• Containing the writings of early Anabaptists like Menno Simons and Balthasar Hübmaier, as well as works from twentieth-century Mennonite scholars like Daniel Kauffman and J. S. Hartzler, the Classic Anabaptist and Mennonite History Collection (19 vols.) is a must-have for those interested in Reformation history.

Don’t miss out on these collections nearing the 100% mark!

Job Postings

Logos is hiring! Here are just a few of the newest postings on our Careers page:

Marketing Department

Graphic Design and Video

Sales

Software Development

Publications

Ministry Development

Customer Service

Finance

Was there anything else from Logos you found interesting this week? Leave us a comment and let us know!

7 Pre-Pubs for Less Than $20!

Want to add some resources to your library on the cheap? You can find lots of books on Pre-Pub for less than $20. Here is a sampling of what’s available:

  1. In Search of the Silver Lining: Where Is God in the Midst of Life’s Storms? This book, now on Pre-Pub for only $8.95, tackles the age-old question of suffering with delightfully encouraging and fresh insights. This title ships on February 13, 2012, so make sure to get your order in soon!
  2. The Voice of God: Experience a Life Changing Relationship with the Lord: Looking for a resource that emphasizes biblical authority and gives a good outline of basic Christian doctrines? Pick up The Voice of God now for $11.95.
  3. Wake Up Church: How to be Ready for the Return of Christ: Is the church ready for the return of Christ? Are you? Greg Wilburn shares shares several scriptural exhortations to be ready for the glorious return of Christ. Wake Up Church is available on Pre-Pub for the low price of $9.95.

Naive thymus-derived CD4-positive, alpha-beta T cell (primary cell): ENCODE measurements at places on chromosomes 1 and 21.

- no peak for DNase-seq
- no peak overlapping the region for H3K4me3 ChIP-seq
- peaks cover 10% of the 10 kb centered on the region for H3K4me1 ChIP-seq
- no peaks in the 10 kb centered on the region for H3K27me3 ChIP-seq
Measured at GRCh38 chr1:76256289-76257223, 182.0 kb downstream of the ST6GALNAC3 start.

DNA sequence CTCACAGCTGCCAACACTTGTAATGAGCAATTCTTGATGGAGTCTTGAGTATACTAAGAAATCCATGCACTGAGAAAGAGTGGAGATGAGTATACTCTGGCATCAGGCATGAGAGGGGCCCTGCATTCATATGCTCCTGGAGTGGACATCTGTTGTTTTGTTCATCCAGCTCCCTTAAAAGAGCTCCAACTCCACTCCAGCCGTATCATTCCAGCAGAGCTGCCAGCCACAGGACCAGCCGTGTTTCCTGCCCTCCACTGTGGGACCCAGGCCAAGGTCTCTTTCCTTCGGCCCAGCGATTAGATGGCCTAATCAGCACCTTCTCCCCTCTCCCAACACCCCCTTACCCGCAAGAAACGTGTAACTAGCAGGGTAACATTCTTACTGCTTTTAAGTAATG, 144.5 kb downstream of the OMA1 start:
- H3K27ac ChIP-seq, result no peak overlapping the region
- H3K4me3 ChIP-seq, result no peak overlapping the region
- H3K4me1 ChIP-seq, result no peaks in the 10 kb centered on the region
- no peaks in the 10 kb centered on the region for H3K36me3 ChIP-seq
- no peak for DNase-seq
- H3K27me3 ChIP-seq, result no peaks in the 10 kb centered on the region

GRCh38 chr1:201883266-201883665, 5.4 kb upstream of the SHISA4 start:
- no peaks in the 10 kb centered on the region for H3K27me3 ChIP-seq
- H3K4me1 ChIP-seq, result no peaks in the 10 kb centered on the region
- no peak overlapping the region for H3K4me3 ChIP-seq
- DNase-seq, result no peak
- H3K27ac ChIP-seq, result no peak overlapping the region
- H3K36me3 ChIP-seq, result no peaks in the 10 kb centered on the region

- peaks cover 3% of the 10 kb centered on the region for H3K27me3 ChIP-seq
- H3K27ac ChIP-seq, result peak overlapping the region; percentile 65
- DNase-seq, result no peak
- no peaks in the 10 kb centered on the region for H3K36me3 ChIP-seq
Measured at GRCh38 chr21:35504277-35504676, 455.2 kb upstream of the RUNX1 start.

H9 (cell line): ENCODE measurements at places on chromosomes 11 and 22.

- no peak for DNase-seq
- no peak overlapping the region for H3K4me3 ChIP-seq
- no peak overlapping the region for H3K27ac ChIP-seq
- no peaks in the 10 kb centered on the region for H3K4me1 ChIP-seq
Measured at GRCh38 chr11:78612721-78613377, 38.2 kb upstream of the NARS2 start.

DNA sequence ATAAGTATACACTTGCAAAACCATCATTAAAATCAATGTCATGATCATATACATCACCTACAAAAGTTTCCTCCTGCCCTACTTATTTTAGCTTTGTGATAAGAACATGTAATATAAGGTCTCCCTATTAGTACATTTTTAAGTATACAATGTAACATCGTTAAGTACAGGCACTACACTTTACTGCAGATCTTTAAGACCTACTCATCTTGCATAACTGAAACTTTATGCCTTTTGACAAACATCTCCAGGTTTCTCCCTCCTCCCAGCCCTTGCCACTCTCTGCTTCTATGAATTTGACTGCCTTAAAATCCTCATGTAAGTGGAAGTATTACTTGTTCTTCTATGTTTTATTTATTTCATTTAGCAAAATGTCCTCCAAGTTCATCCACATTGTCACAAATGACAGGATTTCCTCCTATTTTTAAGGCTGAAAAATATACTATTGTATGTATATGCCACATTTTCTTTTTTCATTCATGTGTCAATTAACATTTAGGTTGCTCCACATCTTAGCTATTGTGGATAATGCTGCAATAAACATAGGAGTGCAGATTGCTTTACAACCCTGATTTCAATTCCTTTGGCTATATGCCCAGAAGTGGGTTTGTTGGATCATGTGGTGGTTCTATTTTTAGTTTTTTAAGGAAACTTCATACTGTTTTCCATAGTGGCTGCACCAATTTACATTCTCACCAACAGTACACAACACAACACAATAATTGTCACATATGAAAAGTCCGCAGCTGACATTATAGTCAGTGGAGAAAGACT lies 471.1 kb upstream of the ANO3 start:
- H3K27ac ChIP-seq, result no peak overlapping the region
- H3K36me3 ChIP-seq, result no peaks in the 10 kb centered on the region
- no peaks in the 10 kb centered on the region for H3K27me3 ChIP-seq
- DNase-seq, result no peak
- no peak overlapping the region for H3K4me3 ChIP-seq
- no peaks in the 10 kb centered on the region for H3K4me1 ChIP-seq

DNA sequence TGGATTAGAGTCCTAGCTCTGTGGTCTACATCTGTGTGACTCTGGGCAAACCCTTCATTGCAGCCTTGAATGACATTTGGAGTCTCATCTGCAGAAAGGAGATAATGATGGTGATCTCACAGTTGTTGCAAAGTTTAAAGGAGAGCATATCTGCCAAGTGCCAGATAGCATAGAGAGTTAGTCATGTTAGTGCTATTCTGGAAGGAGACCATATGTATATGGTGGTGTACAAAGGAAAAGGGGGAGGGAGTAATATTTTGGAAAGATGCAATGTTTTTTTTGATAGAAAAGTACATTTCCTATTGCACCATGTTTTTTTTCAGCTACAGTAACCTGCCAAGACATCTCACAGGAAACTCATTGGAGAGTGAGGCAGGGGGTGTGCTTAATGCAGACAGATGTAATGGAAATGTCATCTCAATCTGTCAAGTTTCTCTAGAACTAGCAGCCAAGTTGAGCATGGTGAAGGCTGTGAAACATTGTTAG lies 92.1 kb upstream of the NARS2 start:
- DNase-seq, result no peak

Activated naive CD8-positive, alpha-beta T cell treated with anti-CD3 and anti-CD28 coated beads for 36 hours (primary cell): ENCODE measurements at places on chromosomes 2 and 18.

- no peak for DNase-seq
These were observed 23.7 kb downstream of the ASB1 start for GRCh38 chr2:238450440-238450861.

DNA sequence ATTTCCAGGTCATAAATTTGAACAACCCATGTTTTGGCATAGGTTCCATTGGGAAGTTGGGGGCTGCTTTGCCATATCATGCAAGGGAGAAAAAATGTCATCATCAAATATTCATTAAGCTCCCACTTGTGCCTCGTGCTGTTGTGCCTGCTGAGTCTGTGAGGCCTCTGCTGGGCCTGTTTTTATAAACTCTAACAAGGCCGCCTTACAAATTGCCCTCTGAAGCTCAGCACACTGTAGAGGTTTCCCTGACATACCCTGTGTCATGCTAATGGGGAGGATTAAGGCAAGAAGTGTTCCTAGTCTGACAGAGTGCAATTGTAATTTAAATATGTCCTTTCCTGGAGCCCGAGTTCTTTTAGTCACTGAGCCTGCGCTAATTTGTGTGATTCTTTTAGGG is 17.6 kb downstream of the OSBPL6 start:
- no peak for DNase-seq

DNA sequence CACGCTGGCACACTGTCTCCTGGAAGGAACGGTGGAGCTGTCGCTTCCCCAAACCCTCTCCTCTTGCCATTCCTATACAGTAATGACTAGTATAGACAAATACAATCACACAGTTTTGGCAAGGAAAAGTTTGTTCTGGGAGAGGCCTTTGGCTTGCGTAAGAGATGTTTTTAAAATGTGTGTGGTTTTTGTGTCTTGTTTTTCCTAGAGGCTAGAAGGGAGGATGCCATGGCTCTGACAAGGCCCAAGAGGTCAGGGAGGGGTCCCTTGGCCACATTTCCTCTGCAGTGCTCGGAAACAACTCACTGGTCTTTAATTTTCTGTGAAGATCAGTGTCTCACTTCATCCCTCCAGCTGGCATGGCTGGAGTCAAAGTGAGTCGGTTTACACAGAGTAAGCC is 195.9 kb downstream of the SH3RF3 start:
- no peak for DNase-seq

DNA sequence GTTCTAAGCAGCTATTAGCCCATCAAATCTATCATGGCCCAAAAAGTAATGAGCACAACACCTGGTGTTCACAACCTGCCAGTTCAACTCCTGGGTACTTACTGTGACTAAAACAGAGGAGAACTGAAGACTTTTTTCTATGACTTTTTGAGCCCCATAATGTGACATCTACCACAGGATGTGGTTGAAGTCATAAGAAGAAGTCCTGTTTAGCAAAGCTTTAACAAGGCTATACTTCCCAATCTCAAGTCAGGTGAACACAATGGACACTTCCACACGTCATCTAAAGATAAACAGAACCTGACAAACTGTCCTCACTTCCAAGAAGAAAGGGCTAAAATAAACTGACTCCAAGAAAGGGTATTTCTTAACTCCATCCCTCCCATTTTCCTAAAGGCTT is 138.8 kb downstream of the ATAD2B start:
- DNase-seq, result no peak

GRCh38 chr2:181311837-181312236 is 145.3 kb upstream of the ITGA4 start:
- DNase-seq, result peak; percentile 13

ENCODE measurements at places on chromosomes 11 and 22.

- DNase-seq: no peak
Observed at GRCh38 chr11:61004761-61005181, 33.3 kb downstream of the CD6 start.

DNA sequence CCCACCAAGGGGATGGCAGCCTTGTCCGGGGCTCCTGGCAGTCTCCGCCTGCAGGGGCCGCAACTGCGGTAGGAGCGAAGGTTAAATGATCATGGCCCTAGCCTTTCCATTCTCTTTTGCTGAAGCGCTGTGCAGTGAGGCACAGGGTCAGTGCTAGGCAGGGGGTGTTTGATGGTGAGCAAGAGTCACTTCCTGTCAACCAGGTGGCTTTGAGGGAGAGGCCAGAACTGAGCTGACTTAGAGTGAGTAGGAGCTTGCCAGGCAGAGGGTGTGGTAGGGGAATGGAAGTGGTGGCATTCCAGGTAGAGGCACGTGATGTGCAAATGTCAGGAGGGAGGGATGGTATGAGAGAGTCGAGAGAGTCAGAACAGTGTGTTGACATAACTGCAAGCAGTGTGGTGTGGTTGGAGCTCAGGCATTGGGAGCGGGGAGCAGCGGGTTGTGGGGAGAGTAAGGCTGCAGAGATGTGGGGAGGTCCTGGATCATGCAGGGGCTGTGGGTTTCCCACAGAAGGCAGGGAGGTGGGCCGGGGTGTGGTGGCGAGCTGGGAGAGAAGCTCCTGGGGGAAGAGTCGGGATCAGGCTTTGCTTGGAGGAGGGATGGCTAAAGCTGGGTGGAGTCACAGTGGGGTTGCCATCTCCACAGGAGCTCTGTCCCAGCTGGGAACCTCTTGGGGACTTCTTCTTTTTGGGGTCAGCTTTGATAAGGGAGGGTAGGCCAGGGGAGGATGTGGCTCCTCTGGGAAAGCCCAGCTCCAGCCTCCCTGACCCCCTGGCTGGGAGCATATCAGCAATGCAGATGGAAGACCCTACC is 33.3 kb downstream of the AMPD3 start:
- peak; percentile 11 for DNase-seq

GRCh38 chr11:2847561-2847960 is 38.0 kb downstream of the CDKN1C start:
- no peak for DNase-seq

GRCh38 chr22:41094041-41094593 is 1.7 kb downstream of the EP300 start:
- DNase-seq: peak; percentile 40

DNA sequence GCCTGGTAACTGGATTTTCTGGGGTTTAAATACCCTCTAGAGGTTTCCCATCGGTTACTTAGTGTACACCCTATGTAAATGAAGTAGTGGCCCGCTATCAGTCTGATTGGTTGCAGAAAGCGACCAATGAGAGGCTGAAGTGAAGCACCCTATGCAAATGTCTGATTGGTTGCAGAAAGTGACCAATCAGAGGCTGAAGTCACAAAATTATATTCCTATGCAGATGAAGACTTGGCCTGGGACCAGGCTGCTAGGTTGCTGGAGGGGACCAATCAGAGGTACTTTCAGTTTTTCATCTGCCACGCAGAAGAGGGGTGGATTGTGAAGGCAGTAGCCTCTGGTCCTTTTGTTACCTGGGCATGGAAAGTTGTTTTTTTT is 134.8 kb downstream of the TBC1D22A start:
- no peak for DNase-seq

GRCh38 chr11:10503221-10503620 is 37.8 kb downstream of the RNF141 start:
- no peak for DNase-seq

4. Christian Growth from A to Z: A Practical Discipleship Manual for Both New and Growing Christians: If you are a new Christian or looking for strong material to help you mentor others, you can’t go wrong with Christian Growth from A to Z. You can add this resource to your library for $9.95.
  5. Esther: Reflections from an Unexpected Life: Jennifer Westbrook Spivey unlocks the relevance of Esther for today. For less than $10, you can learn from Esther’s story how to trust God through life’s unexpected turns.
  6. Chariots of God: God’s Law in Relation to the Cross and the Christian: Take a powerful trip through the nature of the Ten Commandments, the purpose of the law, and Christ’s victorious sacrifice with Chariots of God. This is a thorough examination of the relation of the law to both the Gospel as well as to believers, and is an excellent addition to your library for only $7.99.
  7. Who Stole My Joy?: If you need to regain the joy that the circumstances of life may have taken from you, check out Sandra Steen’s practical and inspiring Who Stole My Joy? It can be yours for only $10.95.

Check out all of the Pre-Pubs available for less than $20. Pre-Pubs are a fantastic way grow your library for less!